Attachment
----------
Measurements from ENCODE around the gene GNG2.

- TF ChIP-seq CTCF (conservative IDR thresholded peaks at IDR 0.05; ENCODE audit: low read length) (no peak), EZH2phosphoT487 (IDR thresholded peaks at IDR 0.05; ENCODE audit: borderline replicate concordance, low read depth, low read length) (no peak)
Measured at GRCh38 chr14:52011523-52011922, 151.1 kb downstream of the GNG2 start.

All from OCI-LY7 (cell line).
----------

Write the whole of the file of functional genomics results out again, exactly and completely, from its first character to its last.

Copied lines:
Measurements from ENCODE around the gene GNG2.

- TF ChIP-seq CTCF (conservative IDR thresholded peaks at IDR 0.05; ENCODE audit: low read length) (no peak), EZH2phosphoT487 (IDR thresholded peaks at IDR 0.05; ENCODE audit: borderline replicate concordance, low read depth, low read length) (no peak)
Measured at GRCh38 chr14:52011523-52011922, 151.1 kb downstream of the GNG2 start.

All from OCI-LY7 (cell line).